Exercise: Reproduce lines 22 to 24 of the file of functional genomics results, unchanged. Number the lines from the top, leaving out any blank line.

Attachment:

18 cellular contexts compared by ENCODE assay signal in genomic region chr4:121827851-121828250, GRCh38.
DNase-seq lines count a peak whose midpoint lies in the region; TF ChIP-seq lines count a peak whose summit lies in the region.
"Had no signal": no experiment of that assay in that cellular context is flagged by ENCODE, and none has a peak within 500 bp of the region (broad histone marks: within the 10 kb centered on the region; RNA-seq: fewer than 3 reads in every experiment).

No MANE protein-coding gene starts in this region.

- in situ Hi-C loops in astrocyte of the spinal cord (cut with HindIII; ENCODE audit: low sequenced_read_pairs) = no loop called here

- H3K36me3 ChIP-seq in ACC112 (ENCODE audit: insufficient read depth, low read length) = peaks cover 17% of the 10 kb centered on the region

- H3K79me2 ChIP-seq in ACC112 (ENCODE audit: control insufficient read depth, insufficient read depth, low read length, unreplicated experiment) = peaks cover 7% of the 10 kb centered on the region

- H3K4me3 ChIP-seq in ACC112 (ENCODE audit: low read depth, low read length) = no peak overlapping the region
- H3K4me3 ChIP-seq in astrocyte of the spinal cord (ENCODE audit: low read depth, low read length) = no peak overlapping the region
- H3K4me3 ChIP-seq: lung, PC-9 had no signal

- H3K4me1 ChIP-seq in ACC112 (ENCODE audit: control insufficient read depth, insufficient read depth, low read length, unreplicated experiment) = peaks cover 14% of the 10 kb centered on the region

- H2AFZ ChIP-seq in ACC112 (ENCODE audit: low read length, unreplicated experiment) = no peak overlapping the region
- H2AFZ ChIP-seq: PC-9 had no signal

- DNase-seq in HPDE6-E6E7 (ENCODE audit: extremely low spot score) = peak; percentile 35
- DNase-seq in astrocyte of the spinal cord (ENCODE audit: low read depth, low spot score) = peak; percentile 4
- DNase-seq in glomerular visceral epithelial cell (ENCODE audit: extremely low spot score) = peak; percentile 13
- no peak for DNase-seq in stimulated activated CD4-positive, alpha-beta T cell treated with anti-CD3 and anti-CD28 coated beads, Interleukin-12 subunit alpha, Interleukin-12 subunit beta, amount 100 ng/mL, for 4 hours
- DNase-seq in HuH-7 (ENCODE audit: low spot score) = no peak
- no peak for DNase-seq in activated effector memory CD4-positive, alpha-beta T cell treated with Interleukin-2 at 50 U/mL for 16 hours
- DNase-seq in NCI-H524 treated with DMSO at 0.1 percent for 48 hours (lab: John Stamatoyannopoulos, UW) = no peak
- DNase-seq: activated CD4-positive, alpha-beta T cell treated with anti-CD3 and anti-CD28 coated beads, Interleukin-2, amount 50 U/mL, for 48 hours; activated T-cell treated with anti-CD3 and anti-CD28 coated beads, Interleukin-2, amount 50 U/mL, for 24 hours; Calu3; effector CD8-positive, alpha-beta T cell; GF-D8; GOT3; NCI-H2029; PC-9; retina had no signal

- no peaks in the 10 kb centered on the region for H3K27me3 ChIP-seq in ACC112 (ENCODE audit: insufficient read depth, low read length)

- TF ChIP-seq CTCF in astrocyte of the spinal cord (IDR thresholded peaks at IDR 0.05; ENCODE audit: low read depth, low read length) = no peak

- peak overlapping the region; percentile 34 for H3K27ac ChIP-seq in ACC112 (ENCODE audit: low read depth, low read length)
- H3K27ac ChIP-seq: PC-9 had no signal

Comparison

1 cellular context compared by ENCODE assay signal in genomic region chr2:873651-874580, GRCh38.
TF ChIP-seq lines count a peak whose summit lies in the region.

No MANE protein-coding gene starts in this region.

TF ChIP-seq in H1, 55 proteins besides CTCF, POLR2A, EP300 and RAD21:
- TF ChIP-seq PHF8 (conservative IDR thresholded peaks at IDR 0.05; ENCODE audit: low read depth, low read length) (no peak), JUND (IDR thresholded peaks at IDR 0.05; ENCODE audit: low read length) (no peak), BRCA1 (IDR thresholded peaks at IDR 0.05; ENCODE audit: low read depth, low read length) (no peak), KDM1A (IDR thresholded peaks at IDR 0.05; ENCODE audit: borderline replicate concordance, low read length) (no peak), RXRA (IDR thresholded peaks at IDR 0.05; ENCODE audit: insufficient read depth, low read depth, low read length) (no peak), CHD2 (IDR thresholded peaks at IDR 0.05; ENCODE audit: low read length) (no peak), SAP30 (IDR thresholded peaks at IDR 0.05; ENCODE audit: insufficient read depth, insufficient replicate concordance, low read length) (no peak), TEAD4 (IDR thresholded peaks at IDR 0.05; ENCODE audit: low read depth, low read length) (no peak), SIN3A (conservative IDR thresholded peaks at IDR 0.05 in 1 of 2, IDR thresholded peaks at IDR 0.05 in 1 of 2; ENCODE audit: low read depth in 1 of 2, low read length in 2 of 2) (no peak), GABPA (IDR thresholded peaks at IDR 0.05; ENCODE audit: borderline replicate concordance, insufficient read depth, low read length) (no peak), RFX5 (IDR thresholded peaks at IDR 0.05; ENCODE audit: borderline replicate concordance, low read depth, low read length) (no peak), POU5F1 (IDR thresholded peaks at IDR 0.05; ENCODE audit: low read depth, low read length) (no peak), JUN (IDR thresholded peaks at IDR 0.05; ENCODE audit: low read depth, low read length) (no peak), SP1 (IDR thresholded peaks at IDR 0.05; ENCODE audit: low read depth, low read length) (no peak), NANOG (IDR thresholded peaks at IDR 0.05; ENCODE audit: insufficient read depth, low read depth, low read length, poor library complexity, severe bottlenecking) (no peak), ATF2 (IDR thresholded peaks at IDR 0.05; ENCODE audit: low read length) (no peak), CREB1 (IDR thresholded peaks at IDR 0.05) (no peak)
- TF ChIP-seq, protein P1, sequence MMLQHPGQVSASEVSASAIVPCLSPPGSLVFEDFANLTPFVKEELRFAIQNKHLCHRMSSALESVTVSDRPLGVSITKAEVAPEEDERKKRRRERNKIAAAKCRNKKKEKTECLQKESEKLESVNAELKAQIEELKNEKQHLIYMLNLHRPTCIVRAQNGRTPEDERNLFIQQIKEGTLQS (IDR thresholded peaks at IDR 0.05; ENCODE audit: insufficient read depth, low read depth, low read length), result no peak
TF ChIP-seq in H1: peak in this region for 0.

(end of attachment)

- no peaks in the 10 kb centered on the region for H3K27me3 ChIP-seq in ACC112 (ENCODE audit: insufficient read depth, low read length)

- TF ChIP-seq CTCF in astrocyte of the spinal cord (IDR thresholded peaks at IDR 0.05; ENCODE audit: low read depth, low read length) = no peak

- peak overlapping the region; percentile 34 for H3K27ac ChIP-seq in ACC112 (ENCODE audit: low read depth, low read length)